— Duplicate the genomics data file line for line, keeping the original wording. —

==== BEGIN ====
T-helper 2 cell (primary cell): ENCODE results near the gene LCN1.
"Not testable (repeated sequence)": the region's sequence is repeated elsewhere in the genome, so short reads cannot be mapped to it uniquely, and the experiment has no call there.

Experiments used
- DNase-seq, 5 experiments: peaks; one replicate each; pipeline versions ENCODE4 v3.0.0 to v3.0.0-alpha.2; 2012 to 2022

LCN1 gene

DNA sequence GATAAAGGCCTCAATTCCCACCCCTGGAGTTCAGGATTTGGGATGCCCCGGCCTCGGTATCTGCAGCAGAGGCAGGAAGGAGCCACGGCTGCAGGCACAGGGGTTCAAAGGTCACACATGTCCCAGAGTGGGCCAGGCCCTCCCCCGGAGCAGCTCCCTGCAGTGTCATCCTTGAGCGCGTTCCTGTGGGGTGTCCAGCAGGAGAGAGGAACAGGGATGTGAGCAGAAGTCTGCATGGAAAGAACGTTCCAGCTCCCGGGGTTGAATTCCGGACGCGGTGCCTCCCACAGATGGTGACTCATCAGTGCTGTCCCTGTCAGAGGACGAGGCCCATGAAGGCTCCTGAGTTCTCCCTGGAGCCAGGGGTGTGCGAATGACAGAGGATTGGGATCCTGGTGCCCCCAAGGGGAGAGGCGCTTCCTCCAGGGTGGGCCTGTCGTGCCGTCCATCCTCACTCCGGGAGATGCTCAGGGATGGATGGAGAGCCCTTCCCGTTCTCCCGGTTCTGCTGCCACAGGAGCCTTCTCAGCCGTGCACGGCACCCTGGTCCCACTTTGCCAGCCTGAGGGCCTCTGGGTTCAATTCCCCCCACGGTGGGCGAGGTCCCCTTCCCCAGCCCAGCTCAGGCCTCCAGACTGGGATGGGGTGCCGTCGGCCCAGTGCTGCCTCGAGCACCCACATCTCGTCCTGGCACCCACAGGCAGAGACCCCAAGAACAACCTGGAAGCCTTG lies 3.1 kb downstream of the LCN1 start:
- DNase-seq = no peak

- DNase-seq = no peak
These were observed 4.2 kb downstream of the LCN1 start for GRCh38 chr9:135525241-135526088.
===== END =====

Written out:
T-helper 2 cell (primary cell): ENCODE results near the gene LCN1.
"Not testable (repeated sequence)": the region's sequence is repeated elsewhere in the genome, so short reads cannot be mapped to it uniquely, and the experiment has no call there.

Experiments used
- DNase-seq, 5 experiments: peaks; one replicate each; pipeline versions ENCODE4 v3.0.0 to v3.0.0-alpha.2; 2012 to 2022

LCN1 gene

DNA sequence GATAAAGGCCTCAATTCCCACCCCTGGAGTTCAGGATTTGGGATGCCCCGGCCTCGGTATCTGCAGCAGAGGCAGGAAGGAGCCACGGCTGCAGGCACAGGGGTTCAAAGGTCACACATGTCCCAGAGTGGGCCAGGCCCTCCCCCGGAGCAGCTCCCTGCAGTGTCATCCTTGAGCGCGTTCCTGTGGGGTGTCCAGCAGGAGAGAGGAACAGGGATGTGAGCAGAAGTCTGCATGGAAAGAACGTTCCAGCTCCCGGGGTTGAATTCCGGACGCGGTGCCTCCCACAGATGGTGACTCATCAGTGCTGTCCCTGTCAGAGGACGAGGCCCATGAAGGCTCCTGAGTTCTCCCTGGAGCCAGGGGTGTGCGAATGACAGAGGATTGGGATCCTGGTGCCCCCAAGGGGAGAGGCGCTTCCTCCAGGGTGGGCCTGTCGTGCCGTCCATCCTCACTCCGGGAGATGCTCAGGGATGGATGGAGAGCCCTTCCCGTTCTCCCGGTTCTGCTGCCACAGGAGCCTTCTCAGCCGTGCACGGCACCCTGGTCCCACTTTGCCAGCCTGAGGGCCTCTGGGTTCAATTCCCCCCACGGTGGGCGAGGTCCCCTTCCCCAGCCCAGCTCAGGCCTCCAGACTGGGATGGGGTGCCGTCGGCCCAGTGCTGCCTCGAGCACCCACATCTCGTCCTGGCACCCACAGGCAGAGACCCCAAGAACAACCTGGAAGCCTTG lies 3.1 kb downstream of the LCN1 start:
- DNase-seq = no peak

- DNase-seq = no peak
These were observed 4.2 kb downstream of the LCN1 start for GRCh38 chr9:135525241-135526088.